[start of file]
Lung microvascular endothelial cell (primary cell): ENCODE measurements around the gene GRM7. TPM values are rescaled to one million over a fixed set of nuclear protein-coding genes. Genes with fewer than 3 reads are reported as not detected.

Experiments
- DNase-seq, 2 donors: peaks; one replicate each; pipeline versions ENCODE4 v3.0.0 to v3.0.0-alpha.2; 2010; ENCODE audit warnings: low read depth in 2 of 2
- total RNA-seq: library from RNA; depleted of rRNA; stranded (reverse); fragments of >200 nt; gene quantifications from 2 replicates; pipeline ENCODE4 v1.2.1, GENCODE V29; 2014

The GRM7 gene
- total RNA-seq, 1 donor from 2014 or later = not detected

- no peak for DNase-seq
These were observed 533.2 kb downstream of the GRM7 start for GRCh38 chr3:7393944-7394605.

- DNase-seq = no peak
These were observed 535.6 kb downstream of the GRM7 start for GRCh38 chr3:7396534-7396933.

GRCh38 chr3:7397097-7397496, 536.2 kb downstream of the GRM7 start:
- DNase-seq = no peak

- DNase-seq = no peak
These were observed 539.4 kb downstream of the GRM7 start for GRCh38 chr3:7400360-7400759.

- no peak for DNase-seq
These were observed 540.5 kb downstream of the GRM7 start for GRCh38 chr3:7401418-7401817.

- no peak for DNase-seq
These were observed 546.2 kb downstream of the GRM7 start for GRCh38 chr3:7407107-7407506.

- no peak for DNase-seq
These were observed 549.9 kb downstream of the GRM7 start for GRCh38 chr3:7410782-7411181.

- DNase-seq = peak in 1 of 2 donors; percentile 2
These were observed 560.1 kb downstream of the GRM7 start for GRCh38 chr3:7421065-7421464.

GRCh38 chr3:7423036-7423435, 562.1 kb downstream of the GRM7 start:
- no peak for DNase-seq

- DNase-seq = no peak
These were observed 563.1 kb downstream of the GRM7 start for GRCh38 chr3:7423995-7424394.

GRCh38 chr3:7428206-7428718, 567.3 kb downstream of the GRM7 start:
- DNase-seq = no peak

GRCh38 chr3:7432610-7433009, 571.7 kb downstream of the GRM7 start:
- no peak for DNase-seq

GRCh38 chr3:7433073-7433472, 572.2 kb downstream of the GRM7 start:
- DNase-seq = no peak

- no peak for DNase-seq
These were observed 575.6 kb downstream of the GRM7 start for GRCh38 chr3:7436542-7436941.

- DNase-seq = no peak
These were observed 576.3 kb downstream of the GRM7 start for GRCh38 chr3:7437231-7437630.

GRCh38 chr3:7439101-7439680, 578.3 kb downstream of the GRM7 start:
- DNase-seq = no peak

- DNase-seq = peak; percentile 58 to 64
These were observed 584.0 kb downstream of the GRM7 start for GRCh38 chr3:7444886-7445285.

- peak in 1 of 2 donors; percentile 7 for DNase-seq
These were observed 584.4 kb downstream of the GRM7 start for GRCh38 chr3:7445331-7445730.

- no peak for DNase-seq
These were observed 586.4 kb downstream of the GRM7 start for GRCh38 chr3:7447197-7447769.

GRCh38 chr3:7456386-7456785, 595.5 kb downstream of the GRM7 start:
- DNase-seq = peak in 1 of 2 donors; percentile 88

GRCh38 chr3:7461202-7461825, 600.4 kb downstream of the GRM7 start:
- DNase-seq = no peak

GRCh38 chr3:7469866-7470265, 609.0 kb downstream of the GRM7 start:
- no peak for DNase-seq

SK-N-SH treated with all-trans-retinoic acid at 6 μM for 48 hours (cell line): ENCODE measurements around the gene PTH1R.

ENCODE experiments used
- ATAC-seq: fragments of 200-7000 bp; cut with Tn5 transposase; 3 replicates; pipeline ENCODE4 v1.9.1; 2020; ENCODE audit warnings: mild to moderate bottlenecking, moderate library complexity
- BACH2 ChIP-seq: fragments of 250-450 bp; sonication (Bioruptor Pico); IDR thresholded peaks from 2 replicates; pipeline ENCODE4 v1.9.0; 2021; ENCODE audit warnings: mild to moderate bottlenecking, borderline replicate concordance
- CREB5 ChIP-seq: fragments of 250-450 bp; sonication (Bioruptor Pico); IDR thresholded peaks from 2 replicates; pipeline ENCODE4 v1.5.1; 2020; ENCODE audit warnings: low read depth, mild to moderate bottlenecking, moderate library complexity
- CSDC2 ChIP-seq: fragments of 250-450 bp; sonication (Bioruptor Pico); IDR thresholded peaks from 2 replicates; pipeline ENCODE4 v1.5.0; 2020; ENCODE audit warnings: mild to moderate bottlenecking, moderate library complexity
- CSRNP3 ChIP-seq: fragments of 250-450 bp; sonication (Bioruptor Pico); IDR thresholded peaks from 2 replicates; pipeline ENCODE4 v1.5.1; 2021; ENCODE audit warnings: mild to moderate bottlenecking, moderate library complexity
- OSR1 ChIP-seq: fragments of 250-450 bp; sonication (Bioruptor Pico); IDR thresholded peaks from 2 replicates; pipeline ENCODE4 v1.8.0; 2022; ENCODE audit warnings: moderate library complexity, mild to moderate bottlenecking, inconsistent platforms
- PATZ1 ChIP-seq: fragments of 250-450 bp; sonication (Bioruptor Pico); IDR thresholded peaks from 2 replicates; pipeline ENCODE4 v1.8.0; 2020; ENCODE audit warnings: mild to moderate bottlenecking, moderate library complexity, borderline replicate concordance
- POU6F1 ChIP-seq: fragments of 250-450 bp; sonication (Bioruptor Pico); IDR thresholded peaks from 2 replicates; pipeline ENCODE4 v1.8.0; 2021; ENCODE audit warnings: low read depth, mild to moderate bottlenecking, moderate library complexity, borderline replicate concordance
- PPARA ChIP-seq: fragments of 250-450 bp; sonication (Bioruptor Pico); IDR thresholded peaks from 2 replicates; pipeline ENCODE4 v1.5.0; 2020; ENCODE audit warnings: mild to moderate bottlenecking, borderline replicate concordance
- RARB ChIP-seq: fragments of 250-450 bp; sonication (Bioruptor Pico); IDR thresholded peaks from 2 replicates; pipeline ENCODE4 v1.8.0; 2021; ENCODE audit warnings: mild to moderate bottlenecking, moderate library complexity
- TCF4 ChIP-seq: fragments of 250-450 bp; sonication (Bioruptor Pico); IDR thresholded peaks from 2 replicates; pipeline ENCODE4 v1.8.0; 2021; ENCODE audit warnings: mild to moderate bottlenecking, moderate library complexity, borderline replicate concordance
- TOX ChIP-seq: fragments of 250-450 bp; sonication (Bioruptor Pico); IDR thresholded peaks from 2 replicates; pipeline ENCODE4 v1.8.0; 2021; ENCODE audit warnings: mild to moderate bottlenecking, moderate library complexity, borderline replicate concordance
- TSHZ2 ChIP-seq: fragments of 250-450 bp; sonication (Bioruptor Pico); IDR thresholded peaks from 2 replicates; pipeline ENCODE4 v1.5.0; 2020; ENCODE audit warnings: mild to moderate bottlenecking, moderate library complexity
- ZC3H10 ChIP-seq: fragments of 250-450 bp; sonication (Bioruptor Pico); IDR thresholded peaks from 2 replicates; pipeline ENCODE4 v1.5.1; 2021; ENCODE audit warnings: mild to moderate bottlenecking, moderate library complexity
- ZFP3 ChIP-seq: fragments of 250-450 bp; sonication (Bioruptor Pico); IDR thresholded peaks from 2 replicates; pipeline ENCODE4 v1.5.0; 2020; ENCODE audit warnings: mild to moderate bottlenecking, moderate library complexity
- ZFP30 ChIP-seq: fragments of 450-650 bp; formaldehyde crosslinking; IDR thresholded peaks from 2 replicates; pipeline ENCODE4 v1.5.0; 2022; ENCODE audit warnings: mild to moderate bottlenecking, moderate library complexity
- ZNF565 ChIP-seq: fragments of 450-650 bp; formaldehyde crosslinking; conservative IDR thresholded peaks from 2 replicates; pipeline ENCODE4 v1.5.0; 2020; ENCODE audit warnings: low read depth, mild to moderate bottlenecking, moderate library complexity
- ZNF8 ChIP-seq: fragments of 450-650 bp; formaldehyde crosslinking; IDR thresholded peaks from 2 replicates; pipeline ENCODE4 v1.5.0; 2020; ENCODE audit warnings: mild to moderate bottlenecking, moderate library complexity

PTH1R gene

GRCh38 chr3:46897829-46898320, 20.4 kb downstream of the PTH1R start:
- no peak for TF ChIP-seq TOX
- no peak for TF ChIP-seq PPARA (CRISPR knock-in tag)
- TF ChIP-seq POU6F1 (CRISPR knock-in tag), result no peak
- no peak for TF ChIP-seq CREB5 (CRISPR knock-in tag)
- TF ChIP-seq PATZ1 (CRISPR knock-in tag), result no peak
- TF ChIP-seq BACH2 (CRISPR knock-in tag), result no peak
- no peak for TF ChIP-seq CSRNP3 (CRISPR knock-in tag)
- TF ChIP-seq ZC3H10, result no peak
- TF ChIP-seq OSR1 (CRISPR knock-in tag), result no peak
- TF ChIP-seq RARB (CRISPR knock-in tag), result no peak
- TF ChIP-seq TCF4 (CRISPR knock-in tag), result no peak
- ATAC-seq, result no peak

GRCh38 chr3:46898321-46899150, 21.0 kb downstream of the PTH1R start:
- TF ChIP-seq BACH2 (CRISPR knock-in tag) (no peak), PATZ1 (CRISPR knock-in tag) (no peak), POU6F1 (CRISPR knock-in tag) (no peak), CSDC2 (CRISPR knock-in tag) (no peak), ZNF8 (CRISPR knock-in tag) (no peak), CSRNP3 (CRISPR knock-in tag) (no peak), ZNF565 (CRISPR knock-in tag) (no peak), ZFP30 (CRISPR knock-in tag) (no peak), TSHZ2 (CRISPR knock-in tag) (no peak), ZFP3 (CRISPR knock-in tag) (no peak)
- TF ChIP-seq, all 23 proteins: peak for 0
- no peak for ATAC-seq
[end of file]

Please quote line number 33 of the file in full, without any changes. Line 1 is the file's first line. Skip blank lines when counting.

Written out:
- no peak for DNase-seq